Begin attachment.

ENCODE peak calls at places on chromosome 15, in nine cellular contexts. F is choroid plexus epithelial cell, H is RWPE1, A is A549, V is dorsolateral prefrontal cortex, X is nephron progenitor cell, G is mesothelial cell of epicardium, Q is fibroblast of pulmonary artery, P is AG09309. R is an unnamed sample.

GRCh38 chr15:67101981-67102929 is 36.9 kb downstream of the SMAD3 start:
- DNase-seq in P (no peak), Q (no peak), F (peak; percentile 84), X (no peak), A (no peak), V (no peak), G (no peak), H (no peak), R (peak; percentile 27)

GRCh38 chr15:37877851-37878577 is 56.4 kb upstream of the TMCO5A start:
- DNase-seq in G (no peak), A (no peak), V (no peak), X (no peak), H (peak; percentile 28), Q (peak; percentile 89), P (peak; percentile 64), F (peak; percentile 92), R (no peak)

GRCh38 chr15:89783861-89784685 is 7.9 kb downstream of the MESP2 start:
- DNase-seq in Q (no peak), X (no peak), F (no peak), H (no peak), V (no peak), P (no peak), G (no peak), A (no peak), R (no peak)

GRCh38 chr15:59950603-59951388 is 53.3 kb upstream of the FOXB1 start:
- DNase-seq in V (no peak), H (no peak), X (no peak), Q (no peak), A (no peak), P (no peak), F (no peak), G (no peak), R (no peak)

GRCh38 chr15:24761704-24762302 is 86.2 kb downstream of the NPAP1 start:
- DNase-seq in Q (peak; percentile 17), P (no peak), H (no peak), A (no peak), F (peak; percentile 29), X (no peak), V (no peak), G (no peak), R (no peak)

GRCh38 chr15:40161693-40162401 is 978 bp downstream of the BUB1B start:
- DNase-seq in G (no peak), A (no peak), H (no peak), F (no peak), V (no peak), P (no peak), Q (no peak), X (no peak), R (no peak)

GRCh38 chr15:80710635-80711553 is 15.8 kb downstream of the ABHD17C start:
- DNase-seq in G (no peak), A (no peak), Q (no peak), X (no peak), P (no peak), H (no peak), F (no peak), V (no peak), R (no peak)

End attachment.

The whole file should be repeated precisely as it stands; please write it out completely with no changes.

ENCODE peak calls at places on chromosome 15, in nine cellular contexts. F is choroid plexus epithelial cell, H is RWPE1, A is A549, V is dorsolateral prefrontal cortex, X is nephron progenitor cell, G is mesothelial cell of epicardium, Q is fibroblast of pulmonary artery, P is AG09309. R is an unnamed sample.

GRCh38 chr15:67101981-67102929 is 36.9 kb downstream of the SMAD3 start:
- DNase-seq in P (no peak), Q (no peak), F (peak; percentile 84), X (no peak), A (no peak), V (no peak), G (no peak), H (no peak), R (peak; percentile 27)

GRCh38 chr15:37877851-37878577 is 56.4 kb upstream of the TMCO5A start:
- DNase-seq in G (no peak), A (no peak), V (no peak), X (no peak), H (peak; percentile 28), Q (peak; percentile 89), P (peak; percentile 64), F (peak; percentile 92), R (no peak)

GRCh38 chr15:89783861-89784685 is 7.9 kb downstream of the MESP2 start:
- DNase-seq in Q (no peak), X (no peak), F (no peak), H (no peak), V (no peak), P (no peak), G (no peak), A (no peak), R (no peak)

GRCh38 chr15:59950603-59951388 is 53.3 kb upstream of the FOXB1 start:
- DNase-seq in V (no peak), H (no peak), X (no peak), Q (no peak), A (no peak), P (no peak), F (no peak), G (no peak), R (no peak)

GRCh38 chr15:24761704-24762302 is 86.2 kb downstream of the NPAP1 start:
- DNase-seq in Q (peak; percentile 17), P (no peak), H (no peak), A (no peak), F (peak; percentile 29), X (no peak), V (no peak), G (no peak), R (no peak)

GRCh38 chr15:40161693-40162401 is 978 bp downstream of the BUB1B start:
- DNase-seq in G (no peak), A (no peak), H (no peak), F (no peak), V (no peak), P (no peak), Q (no peak), X (no peak), R (no peak)

GRCh38 chr15:80710635-80711553 is 15.8 kb downstream of the ABHD17C start:
- DNase-seq in G (no peak), A (no peak), Q (no peak), X (no peak), P (no peak), H (no peak), F (no peak), V (no peak), R (no peak)